Park your brains, oldsters, this is a film of charm, creaking style and lame jokes. And it knows it, and sambas its way though them with a wink and a clumsy guffaw. I loved it for an hour, then grew deeply weary, had a nice sleep, then enjoyed the ending. Keeping the higher brain functions at bay is exhausting, but the effort rewards you with the final, gloriously knowing shared screen time of Jack Lemmon and Walter Matthau – Out to Sea.
This isn’t as good as the Grumpy Old Men films, so prepare yourselves. This time out the grumps are brothers-in-law, the woman who joined them long dead. Lemmon is the widower: well-to-do, refined, inconvenienced by his rubbish gambler and shocking lech of a friend. Matthau is the friend: presumptuous, lugubrious, cheeky and charming. Matthau gets Lemmon to join him on a cruise without mentioning the full story: they are dance partners to the attendant crumbly ladies. Lemmon can dance, Matthau can’t. Which led to my favourite montage of the former teaching the latter in their one-floor-off-the-ocean-bed room. There’s a whiff of improv from the masters of old Hollywood, topped off with Donald O’Connor (charm set to Twinkle Factor 5) and Hal Linden (smarm set to False Tan Factor 10) as their fellow dancers. Together they are victimized by the dance master, Brent Spiner as Gil Godwyn: Englishly uptight, bad-tempered, bluesy, controlling and a million venal parsecs from his innocent Data of Star Trek: The Next Generation. Old Jack was rather enchanted by these cast members, but never warmed to Spiner who I couldn’t forgive for this unfamiliar chill.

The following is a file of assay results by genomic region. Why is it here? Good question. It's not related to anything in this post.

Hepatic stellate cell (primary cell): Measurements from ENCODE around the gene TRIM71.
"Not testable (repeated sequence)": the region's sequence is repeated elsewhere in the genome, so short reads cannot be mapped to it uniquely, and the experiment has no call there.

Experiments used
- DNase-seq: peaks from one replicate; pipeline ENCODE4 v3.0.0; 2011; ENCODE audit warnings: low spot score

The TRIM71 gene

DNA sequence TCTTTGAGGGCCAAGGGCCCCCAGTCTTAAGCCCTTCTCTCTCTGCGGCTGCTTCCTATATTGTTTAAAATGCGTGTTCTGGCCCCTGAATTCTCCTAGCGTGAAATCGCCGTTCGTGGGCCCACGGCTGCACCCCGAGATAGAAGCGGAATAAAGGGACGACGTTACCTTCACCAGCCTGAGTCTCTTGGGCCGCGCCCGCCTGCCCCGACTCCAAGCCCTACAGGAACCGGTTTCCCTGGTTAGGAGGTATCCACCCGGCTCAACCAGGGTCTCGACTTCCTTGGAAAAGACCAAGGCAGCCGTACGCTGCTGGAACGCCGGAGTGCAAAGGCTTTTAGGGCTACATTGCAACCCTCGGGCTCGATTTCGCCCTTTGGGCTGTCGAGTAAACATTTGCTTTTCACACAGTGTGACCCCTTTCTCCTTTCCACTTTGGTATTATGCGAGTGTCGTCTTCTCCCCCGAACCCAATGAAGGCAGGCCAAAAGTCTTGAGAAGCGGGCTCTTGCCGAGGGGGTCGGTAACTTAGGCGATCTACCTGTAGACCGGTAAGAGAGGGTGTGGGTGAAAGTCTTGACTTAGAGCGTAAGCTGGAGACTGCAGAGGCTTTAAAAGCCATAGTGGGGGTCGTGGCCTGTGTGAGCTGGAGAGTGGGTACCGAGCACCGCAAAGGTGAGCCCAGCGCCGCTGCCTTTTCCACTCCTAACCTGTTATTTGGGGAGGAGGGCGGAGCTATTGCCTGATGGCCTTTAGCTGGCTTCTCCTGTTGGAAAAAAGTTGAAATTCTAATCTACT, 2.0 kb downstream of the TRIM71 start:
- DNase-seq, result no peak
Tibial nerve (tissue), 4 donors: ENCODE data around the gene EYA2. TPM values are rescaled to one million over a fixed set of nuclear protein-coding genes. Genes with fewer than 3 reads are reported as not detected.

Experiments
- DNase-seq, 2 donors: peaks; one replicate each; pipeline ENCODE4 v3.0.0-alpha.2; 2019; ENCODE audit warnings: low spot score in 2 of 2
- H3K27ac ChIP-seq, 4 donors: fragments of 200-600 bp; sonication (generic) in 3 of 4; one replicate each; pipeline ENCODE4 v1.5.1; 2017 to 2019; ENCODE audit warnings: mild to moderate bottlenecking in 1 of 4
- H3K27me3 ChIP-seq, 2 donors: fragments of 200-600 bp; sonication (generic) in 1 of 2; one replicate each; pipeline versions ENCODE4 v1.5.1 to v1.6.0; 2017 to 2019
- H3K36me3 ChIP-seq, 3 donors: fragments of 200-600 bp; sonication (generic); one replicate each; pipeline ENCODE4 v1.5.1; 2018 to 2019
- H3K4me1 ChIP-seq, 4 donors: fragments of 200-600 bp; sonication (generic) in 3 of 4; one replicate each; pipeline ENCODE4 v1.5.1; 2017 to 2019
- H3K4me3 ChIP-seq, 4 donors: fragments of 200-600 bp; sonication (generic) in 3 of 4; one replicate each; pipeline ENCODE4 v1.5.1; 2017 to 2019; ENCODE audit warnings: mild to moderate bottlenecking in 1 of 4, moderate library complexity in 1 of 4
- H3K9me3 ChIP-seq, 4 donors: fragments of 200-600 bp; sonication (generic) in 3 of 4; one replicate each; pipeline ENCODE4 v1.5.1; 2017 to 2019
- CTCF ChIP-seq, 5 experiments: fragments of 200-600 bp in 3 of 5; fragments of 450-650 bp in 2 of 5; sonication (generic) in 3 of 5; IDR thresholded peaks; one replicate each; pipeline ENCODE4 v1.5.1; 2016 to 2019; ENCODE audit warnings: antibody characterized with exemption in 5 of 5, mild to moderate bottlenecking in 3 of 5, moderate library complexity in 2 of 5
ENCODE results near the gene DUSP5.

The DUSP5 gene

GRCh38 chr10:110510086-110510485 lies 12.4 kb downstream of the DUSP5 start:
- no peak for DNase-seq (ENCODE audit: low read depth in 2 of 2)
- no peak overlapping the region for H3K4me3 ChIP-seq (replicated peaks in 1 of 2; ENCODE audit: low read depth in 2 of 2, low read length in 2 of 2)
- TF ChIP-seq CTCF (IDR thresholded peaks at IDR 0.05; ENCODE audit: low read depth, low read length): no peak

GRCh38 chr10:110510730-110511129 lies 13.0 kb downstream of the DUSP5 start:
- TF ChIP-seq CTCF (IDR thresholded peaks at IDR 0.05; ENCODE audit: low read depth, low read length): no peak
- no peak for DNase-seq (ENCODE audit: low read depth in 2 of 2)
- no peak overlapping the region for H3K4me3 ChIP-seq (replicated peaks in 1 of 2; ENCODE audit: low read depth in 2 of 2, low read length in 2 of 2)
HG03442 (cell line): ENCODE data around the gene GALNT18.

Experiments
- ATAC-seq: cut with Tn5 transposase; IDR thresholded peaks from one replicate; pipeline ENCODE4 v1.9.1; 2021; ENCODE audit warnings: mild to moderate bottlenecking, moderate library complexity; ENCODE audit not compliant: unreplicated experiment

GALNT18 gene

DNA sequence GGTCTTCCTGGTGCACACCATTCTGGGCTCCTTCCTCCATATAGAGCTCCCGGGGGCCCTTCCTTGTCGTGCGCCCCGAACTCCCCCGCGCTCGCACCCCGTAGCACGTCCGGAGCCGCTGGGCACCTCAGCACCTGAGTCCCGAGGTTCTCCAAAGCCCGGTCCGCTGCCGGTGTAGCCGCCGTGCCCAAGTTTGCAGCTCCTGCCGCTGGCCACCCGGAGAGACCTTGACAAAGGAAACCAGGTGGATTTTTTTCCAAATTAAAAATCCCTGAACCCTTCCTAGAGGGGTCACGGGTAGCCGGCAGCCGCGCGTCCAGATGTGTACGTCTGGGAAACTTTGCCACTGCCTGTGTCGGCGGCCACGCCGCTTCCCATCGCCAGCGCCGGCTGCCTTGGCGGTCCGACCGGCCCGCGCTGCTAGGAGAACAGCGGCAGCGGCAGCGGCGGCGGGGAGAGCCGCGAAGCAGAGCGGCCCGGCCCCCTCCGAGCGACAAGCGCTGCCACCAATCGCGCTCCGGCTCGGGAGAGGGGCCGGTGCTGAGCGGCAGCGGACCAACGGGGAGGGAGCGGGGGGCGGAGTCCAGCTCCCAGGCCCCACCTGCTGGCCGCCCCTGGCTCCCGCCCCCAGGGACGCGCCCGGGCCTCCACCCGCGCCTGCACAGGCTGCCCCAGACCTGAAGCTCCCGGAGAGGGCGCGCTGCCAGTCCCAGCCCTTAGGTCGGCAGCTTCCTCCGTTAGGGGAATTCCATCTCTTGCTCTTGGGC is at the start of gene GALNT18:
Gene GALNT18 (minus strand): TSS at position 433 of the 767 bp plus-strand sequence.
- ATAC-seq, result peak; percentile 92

You’re wondering about the plot…Um…Lemmon and Matthau have to stay employed or they get charged for the trip, which is many thousands. And they fall in love with two lucky ladies. There’s no grandiose story here, just sweet and funny moments. And some remarkably lucky gambling.
Matthau pursues Dyan Cannon (wife number four and lasting proof that Cary Grant was straight) who is onboard with her mother, Elaine Stritch. The former made old Jack tense: she plays a kind of sexiness that is bad for her age, attractive to Matthau’s and weirdly conspiratorial as a result. That said, the two have a lovely chemistry when she laughs with cheering spontaneity at a couple of his remarks, possible ad libs. Stritch is wonderful in every scene: sparky, caustic and crackerjack-funny. Scenes with the three of them are a smirky joy.
Lemmon, as ever the gentler soul, missing his wife, but knowing he must move on, bonds with a widow on the ship. Gloria de Haven plays Vivian. A stunner in films of the 1940s and early ’50s, she carries herself and the relationship with an easy grace that made old Jack yearn for them to get it together. But there are complications…
I’ll not pretend that this film is top-notch – it really isn’t. There are scenes, stunts and plot points that fall completely flat, but others that charm and wrench a guffaw from old lungs. Spiner being used by the ship’s owner (Rue McClanahan – a Golden Girl – has Data…imagine that planning meeting) is a particular high, especially his shock as he staggers away. Oh yes, male rape as comedy…
Watch Out to Sea if you have a low moment one afternoon. Dump those brains in your denture jar and get ready to enjoy proper charm between old movie vets (Lemmon and Matthau are lovely, Stritch and Spiner bring spice, O’Connor gets to dance, so… worth it). And if you’re okay with the action high being a boat set against dodgy green-screen work and a flare lighting up the preposterous plot, well, it’s for you.
Here’s to the last hurrah of the grumpy old men.
You’ll have to buy it, mind. Go iTunes.